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Most of us use social media in our personal lives, but it can also be an important tool in your job search strategy. Studies show that 92% of recruiters are using social media to hire and that’s not only to advertise a position. Three out of four hiring managers will check out a candidate’s social profiles.

Social Media to Find a Job

Social media is not the only way you should go about finding a job, but it can be tremendously helpful, especially with networking, spreading the word about your job search and communicating your personal brand.

How Do You Want the World to See You?

Your personal brand is how you want to be seen by others; think of it as your public image. A personal brand effectively communicates what you can do in the workforce, how you can contribute to a company and how your skills and talents can add value to an organization. Consistency is key here, so making sure you are expressing the same message across multiple platforms is important.

Think about the Dolly Parton challenge that swept the Internet earlier this year when the music icon shared this Instagram post.

Dolly Parton Instagram

She captioned it, “Get you a woman who can do it all.” The post of a collage of Dolly’s four personas – one for each of the four popular social media platforms: LinkedIn, Facebook, Instagram and Tinder – inspired celebrities, influencers, brands and people to post their own versions. It’s a pretty accurate reflection of how we change up our personal presentation online based on the channel.

No offense to the woman who wrote “I Will Always Love You” and “Jolene” on the same day, but I’d argue that portraying yourself in different lights across multiple social media platforms is exactly what someone searching for a job should not do.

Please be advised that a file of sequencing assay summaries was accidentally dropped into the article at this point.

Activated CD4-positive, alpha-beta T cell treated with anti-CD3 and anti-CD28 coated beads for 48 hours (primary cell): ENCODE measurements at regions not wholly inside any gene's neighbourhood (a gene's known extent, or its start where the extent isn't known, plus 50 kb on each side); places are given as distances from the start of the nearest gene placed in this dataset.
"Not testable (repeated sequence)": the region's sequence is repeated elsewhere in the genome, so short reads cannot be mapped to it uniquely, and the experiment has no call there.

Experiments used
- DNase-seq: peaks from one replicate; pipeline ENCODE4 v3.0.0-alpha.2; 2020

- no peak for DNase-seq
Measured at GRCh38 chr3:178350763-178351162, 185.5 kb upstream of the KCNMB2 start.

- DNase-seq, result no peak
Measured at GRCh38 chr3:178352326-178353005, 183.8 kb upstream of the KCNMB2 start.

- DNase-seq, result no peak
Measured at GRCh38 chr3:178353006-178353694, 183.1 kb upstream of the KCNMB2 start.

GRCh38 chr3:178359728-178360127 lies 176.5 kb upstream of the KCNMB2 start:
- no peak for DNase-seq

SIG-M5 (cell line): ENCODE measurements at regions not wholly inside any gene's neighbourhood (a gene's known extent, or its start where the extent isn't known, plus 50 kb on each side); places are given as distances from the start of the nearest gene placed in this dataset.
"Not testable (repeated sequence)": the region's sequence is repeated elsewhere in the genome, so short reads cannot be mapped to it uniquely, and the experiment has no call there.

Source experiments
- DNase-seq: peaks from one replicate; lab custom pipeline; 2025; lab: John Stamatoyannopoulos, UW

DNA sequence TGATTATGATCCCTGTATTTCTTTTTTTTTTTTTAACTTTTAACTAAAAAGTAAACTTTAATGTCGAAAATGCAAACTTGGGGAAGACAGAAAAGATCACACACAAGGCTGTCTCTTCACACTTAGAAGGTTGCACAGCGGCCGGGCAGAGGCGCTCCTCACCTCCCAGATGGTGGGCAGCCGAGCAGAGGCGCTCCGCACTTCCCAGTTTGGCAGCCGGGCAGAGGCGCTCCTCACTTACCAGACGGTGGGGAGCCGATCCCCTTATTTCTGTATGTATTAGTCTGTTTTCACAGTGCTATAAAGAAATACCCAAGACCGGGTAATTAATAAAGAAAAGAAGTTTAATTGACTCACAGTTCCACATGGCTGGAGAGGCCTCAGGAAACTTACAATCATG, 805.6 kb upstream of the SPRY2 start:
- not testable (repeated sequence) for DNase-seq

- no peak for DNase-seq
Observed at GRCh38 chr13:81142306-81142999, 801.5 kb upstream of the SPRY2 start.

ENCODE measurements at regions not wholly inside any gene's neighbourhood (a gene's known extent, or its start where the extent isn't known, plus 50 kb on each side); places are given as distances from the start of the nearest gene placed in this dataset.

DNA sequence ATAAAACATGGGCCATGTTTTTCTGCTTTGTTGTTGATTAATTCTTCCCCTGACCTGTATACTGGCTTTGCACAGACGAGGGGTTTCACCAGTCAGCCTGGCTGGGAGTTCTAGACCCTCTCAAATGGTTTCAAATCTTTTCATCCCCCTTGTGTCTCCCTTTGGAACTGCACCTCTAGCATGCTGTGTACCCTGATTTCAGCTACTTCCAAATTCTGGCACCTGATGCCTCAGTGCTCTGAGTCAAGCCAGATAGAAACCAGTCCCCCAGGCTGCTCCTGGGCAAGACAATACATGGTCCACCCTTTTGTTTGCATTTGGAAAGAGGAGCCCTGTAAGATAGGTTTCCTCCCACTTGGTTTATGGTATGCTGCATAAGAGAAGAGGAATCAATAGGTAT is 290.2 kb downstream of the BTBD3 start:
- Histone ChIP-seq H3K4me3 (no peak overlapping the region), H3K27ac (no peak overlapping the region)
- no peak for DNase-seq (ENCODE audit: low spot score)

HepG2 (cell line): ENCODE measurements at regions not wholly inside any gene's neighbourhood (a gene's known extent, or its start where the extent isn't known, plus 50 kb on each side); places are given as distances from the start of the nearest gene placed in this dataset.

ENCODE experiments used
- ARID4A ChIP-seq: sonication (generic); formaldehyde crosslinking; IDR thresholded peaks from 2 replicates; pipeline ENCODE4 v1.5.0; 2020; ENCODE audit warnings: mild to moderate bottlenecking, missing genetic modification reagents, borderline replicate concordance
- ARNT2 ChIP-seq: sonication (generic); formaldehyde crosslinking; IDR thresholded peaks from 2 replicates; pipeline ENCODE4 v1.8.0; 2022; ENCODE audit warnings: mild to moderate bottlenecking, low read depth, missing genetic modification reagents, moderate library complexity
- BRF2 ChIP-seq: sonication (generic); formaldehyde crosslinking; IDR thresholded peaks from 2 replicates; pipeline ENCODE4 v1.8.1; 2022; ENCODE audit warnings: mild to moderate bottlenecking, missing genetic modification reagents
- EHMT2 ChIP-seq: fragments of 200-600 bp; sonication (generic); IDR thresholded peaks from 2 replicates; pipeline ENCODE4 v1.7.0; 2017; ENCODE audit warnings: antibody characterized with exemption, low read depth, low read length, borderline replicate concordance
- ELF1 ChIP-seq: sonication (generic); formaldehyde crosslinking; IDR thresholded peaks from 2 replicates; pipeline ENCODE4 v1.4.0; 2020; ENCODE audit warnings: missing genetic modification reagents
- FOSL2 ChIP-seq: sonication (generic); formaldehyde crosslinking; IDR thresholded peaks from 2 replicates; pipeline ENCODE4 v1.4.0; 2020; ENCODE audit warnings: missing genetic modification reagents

When you are communicating your brand, it’s essential to show personality but also consistency. You want to make sure all of your contact points (such as your resume, cover letter, LinkedIn and Facebook profiles) are consistent with the image you want to convey to possible employers.

You can almost bet that hiring managers will look up applicants on search engines. So, Google yourself to see what they will see. Unfortunately, there’s not much that can be done to remove anything questionable from a search engine but it’s possible to push it lower in the results by adding positive entries.

Take a close look at your Facebook page. Even if you think it’s private, it’s not unheard of for a potential employer to become friends with one of your friends and gain access to your page. Use the grandmother test that some HR professionals recommend: If you are showing or saying anything on Facebook that you wouldn’t want your grandmother to see, take it down. The same goes for friends’ posts that mention or tag you. Taking control of your online profile is a good strategy to employ, not just in times of job search.

Personal Brand

Use a Website to Become a Resource

A personal website can be an effective way to communicate who you are and spread your message to a farther reach. It takes your personal brand to the next level, beyond the standard resume and LinkedIn profile. If you don’t yet have a website yet, why not create one to showcase yourself? There are lots of free platforms to choose from such as WordPress, Wix and Weebly that are easy to use even if you aren’t technically inclined.